Life on the river boasts many traditions, and one of the most treasured is that of the mentor. While the exact process or definition of a mentorship can be elusive, that time honored tradition of a more experienced crew member helping to guide a less experienced crew member over time.
Today’s Mentor Monday features Captain Michael Conklin sharing with us about his mentor, Captain Buddy Compton.
“Buddy Compton and I started working together in the late 1970’s. Buddy was a talented pilot and I was the first mate. Buddy and I hit it off right away because I loved making locks and bridges with him and he was kind of a cowboy. Buddy loved to drive in locks and through bridges in all stages of the river and that combination of skill and confidence made him fun to work with as the first mate. Our relationship was built on mutual respect and from that a lifelong friendship developed. Buddy was a natural teacher and mentor to everyone.
Buddy and I would work and live together for a month at a time for a few years but as time moved along he and I would have different vessel assignments which separated us for a few years. During the years we were on different boats Buddy was promoted to Captain and he was also enlisted as the head of a newly developed Steersman program of which I had been promoted into also. Again, Buddy and I would live together and work together for about two years while Buddy taught me the river, locks and bridges, and boat handling. I’m sure I gave Buddy a lot of gray hair.
I know his skill, humor, and personality held us together and on track even when things seemed out of reach. The second trip we made down the Ohio River in high water we were making the approach to Louisville harbor. The harbor has several bridges and a canal we would enter at the lower end. I had made the harbor before but the water was not as high. The first time we sailed right down the middle without any mistakes or stress, but this time Buddy did not like the way things were lining up. He was very quiet and standing at the top of the stairs with his arms crossed. When he finally thought I was lined up ok I asked him what was wrong. Buddy said he was going to go down and wake the pilot up so he could come up and watch me crash when we got to the canal because I was going eight miles an hour and the normal speed should have been three miles an hour. I shifted the engines to reverse full throttle and started praying the boat had the horse power to stop before we crashed in the canal. Luck, not skill, got me out of that bad mistake and we recouped and floated into the canal without a scratch. Buddy went off big time and he was so upset that he went downstairs and wrote a three page butt chewing claiming I almost killed him by giving him a heart attack.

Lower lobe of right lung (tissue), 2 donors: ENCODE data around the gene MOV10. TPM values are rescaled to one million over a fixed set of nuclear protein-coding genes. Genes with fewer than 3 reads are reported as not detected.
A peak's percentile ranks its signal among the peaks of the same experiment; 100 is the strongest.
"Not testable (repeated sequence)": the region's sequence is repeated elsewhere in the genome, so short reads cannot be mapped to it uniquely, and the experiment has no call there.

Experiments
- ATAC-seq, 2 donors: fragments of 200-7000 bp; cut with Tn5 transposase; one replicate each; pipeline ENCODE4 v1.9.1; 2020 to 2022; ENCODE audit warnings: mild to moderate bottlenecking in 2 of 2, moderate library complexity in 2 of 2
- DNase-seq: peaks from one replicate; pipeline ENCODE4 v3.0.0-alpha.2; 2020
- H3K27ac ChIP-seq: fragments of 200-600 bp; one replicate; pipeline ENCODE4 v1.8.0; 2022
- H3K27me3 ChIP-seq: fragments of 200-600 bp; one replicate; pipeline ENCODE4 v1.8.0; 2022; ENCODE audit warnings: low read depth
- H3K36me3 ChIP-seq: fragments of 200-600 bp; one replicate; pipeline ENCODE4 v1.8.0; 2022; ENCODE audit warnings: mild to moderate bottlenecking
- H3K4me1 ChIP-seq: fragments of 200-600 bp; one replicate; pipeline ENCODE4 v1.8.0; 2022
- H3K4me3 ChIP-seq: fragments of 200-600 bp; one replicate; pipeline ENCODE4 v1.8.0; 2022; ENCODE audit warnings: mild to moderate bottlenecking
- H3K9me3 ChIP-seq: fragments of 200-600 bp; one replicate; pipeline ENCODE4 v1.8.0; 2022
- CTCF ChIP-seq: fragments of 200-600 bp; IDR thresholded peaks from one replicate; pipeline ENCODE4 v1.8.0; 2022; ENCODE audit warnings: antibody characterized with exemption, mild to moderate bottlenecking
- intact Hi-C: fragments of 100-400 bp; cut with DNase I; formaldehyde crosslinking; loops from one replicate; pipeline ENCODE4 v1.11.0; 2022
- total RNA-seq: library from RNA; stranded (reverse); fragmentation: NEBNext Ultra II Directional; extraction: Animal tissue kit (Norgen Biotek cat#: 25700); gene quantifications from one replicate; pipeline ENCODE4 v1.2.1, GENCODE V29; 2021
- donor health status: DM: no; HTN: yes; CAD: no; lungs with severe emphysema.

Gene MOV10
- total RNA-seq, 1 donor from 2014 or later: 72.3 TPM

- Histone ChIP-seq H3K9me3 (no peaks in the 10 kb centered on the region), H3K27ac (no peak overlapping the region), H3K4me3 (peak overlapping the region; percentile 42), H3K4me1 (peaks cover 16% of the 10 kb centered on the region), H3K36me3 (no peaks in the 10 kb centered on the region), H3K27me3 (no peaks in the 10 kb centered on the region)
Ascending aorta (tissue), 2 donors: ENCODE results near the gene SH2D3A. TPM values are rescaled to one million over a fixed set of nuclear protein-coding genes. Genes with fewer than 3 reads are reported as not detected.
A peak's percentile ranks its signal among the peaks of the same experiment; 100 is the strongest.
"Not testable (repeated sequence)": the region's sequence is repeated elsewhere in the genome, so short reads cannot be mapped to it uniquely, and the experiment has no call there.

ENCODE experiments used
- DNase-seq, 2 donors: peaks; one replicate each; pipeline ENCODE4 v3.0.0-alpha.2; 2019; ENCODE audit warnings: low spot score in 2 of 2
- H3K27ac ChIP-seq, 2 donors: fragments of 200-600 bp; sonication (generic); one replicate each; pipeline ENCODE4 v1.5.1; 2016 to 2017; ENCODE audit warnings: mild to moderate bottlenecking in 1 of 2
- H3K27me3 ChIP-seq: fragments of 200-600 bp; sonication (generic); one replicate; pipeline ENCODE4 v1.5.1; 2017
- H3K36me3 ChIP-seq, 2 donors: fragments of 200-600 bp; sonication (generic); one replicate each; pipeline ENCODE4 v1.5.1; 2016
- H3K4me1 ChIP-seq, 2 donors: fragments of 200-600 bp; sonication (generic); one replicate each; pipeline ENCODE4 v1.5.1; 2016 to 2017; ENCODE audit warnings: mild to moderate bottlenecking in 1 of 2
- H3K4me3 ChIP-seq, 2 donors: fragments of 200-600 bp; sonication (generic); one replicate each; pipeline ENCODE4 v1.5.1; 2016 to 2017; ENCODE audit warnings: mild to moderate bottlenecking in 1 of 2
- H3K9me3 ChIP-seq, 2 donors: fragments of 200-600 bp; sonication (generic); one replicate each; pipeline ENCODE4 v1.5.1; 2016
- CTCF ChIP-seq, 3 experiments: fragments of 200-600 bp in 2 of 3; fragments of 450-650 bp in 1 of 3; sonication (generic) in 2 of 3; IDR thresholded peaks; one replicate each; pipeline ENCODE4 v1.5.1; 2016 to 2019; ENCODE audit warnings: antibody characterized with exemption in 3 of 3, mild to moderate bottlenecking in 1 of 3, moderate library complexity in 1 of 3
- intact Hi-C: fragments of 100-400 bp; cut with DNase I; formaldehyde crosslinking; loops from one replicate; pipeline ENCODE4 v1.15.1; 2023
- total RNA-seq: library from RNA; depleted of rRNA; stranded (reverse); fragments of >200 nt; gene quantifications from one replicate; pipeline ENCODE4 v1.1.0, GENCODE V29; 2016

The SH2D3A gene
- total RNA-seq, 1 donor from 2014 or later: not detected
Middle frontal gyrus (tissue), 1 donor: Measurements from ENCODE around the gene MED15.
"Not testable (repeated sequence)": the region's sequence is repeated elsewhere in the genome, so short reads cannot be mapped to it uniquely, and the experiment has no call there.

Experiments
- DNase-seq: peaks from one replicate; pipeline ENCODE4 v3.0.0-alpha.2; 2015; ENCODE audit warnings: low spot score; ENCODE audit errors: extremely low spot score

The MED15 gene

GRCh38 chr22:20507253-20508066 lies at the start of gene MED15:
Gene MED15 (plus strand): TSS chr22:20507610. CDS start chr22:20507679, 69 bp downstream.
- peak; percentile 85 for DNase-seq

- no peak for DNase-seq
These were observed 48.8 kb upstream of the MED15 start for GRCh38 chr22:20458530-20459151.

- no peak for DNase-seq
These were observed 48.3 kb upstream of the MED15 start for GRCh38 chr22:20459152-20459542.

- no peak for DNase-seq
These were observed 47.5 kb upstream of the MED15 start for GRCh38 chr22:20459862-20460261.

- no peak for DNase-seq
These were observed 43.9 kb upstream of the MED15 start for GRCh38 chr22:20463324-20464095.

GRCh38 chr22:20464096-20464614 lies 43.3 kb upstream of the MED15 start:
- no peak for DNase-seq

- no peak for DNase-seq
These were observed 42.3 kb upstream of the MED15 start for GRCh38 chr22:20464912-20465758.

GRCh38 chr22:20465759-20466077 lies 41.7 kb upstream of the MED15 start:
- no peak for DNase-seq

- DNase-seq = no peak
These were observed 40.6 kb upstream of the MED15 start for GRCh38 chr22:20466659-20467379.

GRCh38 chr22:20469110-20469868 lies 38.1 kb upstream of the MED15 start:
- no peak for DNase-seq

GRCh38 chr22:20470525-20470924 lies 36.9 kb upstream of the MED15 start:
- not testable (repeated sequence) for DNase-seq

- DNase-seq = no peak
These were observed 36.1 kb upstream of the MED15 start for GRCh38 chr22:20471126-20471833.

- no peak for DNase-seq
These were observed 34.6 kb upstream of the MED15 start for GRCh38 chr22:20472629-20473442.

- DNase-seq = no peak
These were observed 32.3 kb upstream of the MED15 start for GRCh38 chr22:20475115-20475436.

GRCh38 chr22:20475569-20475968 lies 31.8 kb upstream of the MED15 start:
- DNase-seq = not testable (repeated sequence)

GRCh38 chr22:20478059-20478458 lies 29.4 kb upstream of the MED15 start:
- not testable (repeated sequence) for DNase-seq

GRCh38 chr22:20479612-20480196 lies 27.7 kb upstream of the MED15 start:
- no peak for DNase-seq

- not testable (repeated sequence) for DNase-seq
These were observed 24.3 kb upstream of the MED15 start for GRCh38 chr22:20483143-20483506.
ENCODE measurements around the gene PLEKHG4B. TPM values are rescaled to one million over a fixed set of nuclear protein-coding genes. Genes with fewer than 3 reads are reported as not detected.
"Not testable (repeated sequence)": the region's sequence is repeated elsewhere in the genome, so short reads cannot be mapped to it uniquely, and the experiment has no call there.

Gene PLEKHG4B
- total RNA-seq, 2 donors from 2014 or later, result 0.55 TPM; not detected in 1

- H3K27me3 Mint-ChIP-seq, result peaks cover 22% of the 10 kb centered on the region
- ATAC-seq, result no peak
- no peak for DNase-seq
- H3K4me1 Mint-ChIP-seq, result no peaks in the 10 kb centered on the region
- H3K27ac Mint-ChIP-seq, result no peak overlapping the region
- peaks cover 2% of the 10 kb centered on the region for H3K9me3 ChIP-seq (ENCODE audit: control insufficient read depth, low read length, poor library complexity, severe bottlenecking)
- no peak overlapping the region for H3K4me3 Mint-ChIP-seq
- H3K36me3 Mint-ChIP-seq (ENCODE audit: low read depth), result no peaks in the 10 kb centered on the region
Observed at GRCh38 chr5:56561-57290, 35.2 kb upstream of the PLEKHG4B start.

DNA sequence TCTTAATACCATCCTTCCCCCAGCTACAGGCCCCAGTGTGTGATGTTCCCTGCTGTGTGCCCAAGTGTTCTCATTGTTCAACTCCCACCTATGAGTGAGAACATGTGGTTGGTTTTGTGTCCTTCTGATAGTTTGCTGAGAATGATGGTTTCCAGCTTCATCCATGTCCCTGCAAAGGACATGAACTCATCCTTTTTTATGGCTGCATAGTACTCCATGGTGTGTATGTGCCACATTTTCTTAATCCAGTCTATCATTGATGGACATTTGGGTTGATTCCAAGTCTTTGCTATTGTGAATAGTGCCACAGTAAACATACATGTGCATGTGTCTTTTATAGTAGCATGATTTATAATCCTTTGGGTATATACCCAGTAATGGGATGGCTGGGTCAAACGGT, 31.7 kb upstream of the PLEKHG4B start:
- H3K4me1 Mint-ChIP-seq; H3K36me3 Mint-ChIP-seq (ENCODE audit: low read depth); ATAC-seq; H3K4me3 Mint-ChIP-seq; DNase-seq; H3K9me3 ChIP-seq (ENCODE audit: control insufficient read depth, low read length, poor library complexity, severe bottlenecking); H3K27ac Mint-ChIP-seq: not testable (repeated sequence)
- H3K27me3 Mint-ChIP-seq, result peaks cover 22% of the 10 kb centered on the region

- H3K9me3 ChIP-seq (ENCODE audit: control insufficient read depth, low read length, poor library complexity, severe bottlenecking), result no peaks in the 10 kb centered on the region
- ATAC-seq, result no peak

Buddy would always ask when I was going to get in the middle of the channel and stay there. I’d say I’ve been in the middle all watch and he would rebuff me and say you haven’t been in the middle even by accident all watch. Another thing which stuck with me was at the end of our time together he would say don’t ever tell anybody I had anything to do with steering you. He was kidding that it would embarrass him. I have also said that to every steersman I have trained.
The last time I worked on a boat with Buddy was the trip he turned me loose as a pilot. I told him I wish I knew a way to repay him for the education and skills he had given me. His response was you have to mentor someone else when the time is right. When the opportunity to mentor a young man came my way I gave as good as I got which was the highlight of my career.
Buddy went on to be the Port Captain for the company we worked for and later became a teacher at the Seaman Church Institute. Almost every year I would attend the Seaman Church Institute where he taught several classes until his death. I can still hear his voice in my head when I am making locks and bridges going up and down the river and I still miss him very much.”
Capt. Micheal Conklin is currently a semi-retired towboat Captain from Ingram Barge Company after 35 years of service. He started his career in high school in the summer months working for a local tugboat company. After three years, he acquired his first mate’s license and operator of uninspected towing vessels license. Riverworks Discovery asked him to write a few words about one of the mentors that meant a lot to him throughout his career.
Sharing your journey may encourage others to follow your lead by walking in your footsteps or stepping up and becoming a mentor to another crew member wishing to advance. If you are interested in sharing your own personal experiences of mentoring with RiverWorks Discovery contact us so that we can use them in our new feature Mentor Monday. We can share some thoughts to get you started!